Embracing and Empowering Women and LGBTQ Individuals
The imperfections of perfectionism
What is perfectionism? Some people mistakenly believe that being a perfectionist means that you are doing everything perfectly; That somehow if you are a perfectionist, your life is in perfect order and you have risen above the rest of the slobs drowning in a sea of laundry and unpaid bills. These people would be surprised to know many perfectionists have messy houses, are unemployed and are miserable. Why? Perfectionism stems from an inner belief that everything that I do needs to be done perfectly. My house must be clean at all times, I must have perfect performance at my job, my hair must look perfect. This might not seem like an actual problem. Most of us strive to put our best foot forward in most areas of our lives. We want the approval of others and to feel good about our accomplishments. The trouble begins for perfectionists when they fall short. Failure to do something at a perceived "perfect" level causes a perfectionist anxiety and distress. Perfectionists don't see that there are shades of gray on the black and white scale of success and failure. They will react in one of two ways; One, they will continue to achieve the success they are seeking, to the detriment of other areas of their life. Or two, they will completely give up and avoid all tasks related to this failure. In my practice, I have treated many individuals struggling with perfectionism, who had no idea that it was an underlying cause of many stressors they were experiencing. In fact, often when I suggested this idea to them, they laughed it off. The idea that their imperfections stem from their perfectionism seems ludacris, especially considering some of the issues they are facing.
Let's take Lucy for example (of course all names and identifying information is changed for the purpose of this article). Lucy is a 40 year mother of three who is experiencing severe anxiety and panic attacks. She reports that her highest levels of anxiety occur when she first gets to work and also when she first returns home after work. When I asked her to think about why those specific times were most stressful, she indicated that at both of those times she feels completely overwhelmed by the thought of all the things that she isn't going to accomplish. During those times of day, she is reviewing all of the actions that are not going to be completed perfectly. She knows she probably won't be able to finish all of her reports before the end of the workday and she also knows that there is no way that she is going to be able to feed her family, do all the laundry and have her house clean before going to bed at night. And directly after that thought, she thinks about how she is going to have to wake up and go through the same thing tomorrow! You can imagine how suffocating these thoughts are to someone who responds to imperfection with anxiety.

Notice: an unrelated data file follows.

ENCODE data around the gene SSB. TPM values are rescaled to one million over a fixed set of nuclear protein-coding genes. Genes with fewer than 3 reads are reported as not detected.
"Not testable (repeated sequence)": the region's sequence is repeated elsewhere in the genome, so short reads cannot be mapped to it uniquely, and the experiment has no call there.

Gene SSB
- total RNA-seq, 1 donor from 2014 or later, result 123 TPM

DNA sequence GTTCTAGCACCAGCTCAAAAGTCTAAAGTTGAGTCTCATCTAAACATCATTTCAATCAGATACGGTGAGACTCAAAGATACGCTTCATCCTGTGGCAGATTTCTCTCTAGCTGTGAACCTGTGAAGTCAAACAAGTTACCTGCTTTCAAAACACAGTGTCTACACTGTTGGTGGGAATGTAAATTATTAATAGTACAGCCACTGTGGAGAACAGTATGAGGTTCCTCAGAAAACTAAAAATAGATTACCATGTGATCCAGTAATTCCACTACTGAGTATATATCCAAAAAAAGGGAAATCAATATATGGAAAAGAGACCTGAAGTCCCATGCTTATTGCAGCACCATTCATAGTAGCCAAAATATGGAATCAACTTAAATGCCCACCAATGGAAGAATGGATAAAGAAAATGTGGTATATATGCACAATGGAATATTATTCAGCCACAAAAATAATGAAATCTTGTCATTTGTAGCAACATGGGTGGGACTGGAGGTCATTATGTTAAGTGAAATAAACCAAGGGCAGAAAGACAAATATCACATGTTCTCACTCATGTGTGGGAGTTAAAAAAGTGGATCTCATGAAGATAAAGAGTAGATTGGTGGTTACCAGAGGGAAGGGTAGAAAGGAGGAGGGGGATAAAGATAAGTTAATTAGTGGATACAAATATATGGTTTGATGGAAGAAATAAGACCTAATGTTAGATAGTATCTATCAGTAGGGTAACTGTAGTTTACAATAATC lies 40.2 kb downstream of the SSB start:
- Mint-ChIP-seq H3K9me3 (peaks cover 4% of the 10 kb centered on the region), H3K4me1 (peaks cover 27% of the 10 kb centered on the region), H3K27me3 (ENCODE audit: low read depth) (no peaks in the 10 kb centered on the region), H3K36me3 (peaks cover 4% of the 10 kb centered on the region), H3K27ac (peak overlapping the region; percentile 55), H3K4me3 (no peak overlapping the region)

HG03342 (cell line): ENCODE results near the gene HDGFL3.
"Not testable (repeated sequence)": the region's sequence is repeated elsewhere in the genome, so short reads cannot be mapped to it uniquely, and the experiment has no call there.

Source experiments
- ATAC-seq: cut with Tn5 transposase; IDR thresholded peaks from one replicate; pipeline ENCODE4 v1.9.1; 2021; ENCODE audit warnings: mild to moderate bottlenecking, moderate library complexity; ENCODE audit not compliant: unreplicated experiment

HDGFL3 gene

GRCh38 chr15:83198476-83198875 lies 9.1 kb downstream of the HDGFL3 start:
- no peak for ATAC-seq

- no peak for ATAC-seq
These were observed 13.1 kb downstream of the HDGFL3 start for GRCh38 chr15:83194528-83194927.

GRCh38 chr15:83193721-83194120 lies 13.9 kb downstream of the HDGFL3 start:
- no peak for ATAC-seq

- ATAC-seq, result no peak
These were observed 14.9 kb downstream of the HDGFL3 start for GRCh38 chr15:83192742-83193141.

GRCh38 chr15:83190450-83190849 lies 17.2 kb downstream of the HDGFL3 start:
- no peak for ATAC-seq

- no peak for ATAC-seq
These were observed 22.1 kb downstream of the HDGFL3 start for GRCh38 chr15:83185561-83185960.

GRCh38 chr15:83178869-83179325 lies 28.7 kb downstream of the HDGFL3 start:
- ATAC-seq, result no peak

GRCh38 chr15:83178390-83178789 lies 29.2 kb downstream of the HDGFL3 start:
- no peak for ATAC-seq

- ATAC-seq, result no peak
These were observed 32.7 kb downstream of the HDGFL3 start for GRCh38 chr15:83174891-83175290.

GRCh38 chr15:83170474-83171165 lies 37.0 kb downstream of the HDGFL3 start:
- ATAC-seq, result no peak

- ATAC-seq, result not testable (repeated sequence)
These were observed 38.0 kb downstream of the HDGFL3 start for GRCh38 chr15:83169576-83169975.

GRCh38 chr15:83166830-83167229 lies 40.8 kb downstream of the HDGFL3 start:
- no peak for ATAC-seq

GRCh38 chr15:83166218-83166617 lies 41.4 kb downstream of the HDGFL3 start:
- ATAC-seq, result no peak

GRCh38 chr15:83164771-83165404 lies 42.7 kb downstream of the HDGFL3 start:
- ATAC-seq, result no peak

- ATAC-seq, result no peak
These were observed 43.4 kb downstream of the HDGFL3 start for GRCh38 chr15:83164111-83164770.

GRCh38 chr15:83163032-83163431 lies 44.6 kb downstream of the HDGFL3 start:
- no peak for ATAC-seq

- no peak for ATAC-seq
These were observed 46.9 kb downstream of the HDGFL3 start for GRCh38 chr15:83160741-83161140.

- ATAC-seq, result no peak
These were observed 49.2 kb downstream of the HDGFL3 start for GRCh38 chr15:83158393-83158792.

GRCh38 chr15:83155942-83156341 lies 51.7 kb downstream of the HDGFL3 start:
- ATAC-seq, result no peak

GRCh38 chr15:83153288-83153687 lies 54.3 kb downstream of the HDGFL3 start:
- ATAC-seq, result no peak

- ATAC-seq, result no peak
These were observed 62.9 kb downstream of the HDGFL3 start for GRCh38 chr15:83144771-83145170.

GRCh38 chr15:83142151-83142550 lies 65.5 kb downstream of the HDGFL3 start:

There are yet others who have felt failure at every turn and therefore lived in a world closed to new experiences. They see every new friend as someone who might betray them, every new hobby a source of messy imperfections. They may also give up on the daily activites that we are all required to do, as a result of not being able to do them perfectly. A perfectionist may stop cleaning his home because he is unable to keep everything in place at all times. He may stop cooking because he knows the recipe might not turn out the way he planned. The irony is that someone who is perceived as messy, dirty and lazy actually could have become that way in an attempt to be the exact opposite!
So what can we do to combat perfectionism? The first step is to identify its source. Is your main motivation to be perfect a result of wanting to please others, please yourself or both? What are the areas of your life that you value most and feel the strongest need to perform? Having this information and self awareness is key in learning ways to reduce your stress. In Cognitive Behavioral Therapy, clients learn that their underlying beliefs lead to feelings and actions. You may come to realize that you believe that being flawed will make others dislike you. You may believe that having a messy home means that you are a lazy person. You may believe that struggling to learn a skill means that you are stupid. Learning to change these beliefs will help you accept yourself, flaws and all. You can learn to speak kindly to yourself. Often perfectionists tell themselves things that they would never dream of telling someone else, for fear of hurting others.
So next time someone tells you that you are a perfectionist, don't take it as a compliment. Remember, even perfectionists are human beings (even if they don't seem like it to the rest of the dirty laundry, chipped nail polish, late for work crowd).